Originally published by Law360, Claudia Vetesi, Nicole Ozeran, and Lena Gankin authored an article discussing a wave of protein-labeling lawsuits hitting food manufacturers, alleging that their products’ front-label protein content statements violate U.S. Food and Drug Administration (FDA) regulations, and mislead consumers by overstating the amount of protein in the food products. Read the full article below.
Since spring 2020, food manufacturers have been hit with a wave of protein-labeling lawsuits all making the same core allegation: that their products' front-label protein content statements violate U.S. Food and Drug Administration regulations, and mislead consumers, by overstating the amount of protein in the food products.
While the plaintiffs admit that the FDA regulations are explicitly applicable to back-label claims, they allege that these same regulations do not apply to the same statements being made on front labels.
The defendants argue otherwise, claiming that the plaintiffs' proffered theory would result in the illogical result of having different protein statements on the front and back labels. And indeed, the U.S. District Court for the Northern District of California, in a February ruling in Nacarino v. Kashi Co., described the applicable regulatory scheme as "convoluted."
That was true — until recently. Earlier this year, the FDA released new guidance clarifying labeling requirements concerning protein claims, undermining the foundation of the labeling plaintiffs' claims. And the Northern District of California has since dismissed these protein lawsuits with prejudice.
These decisions highlight the dispositive impact of preemption arguments. But in two cases, plaintiffs have since appealed the district courts' orders dismissing their claims, bringing the regulatory scheme back into question.
District Courts' Distaste for Protein Suits
On Feb. 10, in Nacarino v. Kashi Co., Judge Vince Chhabria dismissed with prejudice the plaintiff's claims that Kashi mislabels its food products by miscalculating their protein content.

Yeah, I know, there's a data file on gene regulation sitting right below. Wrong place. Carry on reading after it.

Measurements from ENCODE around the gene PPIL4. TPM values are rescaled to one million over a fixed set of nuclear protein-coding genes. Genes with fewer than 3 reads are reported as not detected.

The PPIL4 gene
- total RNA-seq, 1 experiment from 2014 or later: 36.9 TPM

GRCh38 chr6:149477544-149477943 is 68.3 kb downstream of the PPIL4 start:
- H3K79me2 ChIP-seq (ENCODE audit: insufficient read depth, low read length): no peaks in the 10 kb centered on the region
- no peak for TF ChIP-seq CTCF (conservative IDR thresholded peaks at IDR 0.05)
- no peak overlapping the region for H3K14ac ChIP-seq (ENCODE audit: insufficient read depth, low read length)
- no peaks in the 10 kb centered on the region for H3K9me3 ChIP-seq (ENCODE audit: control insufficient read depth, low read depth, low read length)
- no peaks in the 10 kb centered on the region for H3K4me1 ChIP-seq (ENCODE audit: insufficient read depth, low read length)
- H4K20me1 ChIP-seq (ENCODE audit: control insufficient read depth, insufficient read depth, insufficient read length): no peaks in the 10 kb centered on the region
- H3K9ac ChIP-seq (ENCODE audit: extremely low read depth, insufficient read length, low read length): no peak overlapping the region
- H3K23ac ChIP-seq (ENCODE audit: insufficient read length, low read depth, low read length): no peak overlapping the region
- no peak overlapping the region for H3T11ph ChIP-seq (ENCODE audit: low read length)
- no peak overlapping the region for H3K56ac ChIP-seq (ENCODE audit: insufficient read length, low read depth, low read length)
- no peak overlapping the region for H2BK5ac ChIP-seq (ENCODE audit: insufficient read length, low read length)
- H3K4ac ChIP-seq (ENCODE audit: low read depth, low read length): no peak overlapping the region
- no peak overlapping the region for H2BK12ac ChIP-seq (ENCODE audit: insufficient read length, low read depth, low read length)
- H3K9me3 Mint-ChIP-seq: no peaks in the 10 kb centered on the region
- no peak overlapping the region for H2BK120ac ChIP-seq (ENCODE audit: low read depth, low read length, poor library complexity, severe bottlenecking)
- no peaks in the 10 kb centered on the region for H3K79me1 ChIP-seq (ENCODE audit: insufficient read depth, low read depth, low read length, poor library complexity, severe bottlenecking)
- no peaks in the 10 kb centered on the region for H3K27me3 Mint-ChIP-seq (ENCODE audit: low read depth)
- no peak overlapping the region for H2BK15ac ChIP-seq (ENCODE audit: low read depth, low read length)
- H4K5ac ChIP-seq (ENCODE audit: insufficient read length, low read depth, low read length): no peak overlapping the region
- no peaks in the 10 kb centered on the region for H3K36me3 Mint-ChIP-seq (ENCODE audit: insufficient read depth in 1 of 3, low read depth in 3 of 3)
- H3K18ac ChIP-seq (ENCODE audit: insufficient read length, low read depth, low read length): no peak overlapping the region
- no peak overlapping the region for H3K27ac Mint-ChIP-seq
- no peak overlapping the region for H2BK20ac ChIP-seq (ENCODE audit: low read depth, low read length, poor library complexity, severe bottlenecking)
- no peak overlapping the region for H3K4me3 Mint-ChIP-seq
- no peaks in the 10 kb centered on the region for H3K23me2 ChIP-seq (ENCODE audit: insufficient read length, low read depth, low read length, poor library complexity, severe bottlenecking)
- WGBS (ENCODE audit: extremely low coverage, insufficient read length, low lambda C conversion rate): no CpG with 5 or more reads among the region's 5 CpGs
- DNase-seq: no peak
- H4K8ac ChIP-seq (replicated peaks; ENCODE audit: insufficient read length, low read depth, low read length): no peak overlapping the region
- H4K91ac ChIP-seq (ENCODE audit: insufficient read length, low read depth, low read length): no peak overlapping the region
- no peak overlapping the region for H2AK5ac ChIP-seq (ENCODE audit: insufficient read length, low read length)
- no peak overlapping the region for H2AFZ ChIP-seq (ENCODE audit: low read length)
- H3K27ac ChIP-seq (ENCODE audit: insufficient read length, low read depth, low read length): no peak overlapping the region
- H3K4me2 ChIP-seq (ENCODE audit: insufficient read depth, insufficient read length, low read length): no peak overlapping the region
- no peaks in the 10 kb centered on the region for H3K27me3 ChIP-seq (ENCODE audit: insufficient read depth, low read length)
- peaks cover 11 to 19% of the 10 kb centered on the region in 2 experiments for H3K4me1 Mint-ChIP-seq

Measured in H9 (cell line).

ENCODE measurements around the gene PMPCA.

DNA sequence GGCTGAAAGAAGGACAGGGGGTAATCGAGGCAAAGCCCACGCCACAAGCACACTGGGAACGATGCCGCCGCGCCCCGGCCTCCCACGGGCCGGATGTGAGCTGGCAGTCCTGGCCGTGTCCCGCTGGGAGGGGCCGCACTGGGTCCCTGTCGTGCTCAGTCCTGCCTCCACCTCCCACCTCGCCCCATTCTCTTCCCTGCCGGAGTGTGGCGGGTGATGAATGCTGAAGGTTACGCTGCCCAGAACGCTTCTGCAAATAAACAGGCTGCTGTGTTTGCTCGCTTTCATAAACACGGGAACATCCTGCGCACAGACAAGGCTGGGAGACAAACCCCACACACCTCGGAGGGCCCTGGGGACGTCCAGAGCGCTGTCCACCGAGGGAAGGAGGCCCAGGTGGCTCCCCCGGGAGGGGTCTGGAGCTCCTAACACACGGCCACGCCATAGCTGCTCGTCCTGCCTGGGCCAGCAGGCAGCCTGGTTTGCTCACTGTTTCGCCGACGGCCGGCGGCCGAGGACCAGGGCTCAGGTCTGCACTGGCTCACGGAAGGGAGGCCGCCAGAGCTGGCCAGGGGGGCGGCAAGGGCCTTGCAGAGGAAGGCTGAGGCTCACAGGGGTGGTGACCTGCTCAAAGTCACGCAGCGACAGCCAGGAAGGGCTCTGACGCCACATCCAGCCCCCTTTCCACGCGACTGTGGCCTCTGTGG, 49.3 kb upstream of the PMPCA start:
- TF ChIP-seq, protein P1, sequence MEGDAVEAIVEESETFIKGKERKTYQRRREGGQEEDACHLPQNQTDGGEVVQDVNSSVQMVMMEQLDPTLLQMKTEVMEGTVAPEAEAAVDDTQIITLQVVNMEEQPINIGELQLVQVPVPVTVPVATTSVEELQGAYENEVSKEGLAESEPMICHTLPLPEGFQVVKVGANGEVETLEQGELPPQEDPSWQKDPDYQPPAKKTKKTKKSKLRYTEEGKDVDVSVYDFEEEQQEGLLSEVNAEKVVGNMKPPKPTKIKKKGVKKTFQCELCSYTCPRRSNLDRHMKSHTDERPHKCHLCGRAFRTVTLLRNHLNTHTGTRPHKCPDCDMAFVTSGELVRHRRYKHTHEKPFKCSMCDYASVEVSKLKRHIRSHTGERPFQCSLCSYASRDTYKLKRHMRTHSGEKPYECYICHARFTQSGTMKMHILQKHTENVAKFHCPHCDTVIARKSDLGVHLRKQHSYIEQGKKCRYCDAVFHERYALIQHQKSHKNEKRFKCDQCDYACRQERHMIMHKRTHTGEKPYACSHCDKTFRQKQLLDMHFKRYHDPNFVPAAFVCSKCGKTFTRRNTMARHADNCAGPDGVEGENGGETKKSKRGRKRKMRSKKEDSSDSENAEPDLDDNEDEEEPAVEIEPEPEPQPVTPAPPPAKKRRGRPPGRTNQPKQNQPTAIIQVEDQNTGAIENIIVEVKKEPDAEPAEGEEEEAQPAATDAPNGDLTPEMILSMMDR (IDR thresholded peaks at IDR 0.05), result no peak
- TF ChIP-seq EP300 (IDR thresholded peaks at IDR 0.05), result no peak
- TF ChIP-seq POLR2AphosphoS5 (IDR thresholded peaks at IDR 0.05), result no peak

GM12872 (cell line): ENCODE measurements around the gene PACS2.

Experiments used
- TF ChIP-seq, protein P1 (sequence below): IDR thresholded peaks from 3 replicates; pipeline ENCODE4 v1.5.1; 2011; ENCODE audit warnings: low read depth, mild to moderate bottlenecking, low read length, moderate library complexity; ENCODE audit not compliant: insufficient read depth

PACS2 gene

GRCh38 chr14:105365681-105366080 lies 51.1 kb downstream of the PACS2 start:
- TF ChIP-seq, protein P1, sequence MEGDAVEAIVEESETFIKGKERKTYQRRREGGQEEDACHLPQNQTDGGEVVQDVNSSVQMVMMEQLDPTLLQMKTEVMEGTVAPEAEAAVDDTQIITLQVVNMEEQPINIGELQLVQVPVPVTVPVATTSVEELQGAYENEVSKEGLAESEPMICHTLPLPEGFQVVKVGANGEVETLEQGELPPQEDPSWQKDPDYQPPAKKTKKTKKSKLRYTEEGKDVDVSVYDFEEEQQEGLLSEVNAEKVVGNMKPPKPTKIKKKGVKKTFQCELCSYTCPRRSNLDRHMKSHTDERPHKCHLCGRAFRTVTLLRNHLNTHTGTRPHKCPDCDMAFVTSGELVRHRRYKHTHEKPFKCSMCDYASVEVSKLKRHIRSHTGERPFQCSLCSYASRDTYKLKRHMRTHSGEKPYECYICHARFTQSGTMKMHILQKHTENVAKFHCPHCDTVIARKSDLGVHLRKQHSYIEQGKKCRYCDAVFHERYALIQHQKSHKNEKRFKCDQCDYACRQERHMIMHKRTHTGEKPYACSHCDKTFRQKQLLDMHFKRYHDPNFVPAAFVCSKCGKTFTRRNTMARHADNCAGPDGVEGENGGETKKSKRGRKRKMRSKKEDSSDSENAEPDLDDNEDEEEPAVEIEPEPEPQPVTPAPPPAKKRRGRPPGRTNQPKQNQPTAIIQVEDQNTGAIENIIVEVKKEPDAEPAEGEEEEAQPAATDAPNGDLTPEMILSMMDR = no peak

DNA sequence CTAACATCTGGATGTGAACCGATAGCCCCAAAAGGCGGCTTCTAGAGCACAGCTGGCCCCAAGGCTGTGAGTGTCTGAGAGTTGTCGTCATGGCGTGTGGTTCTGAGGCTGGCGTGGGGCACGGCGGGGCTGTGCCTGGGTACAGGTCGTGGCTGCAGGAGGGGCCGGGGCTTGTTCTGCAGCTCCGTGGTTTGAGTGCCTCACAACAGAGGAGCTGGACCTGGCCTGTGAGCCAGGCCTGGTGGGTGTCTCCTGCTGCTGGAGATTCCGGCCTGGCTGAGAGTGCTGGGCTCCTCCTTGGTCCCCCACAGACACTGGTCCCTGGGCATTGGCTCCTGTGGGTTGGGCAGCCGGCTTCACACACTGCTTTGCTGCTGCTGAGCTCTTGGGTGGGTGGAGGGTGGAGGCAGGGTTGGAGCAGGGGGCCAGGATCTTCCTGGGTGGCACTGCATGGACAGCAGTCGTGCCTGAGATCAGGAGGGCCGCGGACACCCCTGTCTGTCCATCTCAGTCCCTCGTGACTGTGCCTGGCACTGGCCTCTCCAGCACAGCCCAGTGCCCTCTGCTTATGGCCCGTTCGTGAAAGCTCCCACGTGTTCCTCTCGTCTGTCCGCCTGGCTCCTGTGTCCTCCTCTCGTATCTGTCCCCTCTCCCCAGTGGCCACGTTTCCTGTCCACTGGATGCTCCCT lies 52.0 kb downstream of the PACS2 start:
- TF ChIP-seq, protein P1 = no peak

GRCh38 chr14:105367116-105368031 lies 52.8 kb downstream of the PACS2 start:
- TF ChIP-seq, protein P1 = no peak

The Nacarino court found that Kashi's use of the nitrogen method for calculating protein is appropriate under FDA regulations, and any claims brought by individuals based on the use of this method were preempted by the Federal Food, Drug, and Cosmetic Act. In making its ruling, the Nacarino court relied heavily on the FDA's newly issued guidance on its website clarifying appropriate methods for calculating front-label protein statements.
Less than a week after the Nacarino decision, another court in the Northern District of California followed suit, dismissing with prejudice the allegations of the plaintiff in Chong v. Kind LLC that Kind's front-label protein claims were deceptive and unlawful.
In Chong, the court declined to follow its own earlier decision in what it admitted was a "nearly identical" lawsuit from 2020, Minor v. Baker Mills, which had permitted protein-labeling claims to proceed past a motion to dismiss. The Chong court acknowledged that "it has now become apparent ... that Minor was incorrectly decided."
Referencing Nacarino, the Chong court held that the plaintiff's claims were preempted because federal regulations establish "that producers may state grams of protein even outside the Nutrition Facts panel calculated by the nitrogen method, and without adjustment for digestibility."
Furthermore, the court rejected plaintiff's claims based on Kind's failure to include a percentage of the daily value of protein on the back label, in violation of FDA regulations. The court found that, because they were entirely dependent on violations of the FDCA, the plaintiff's claims under California's Sherman Law were impliedly preempted under the U.S. Supreme Court's 2001 ruling in Buckman v. Plaintiffs' Legal Committee.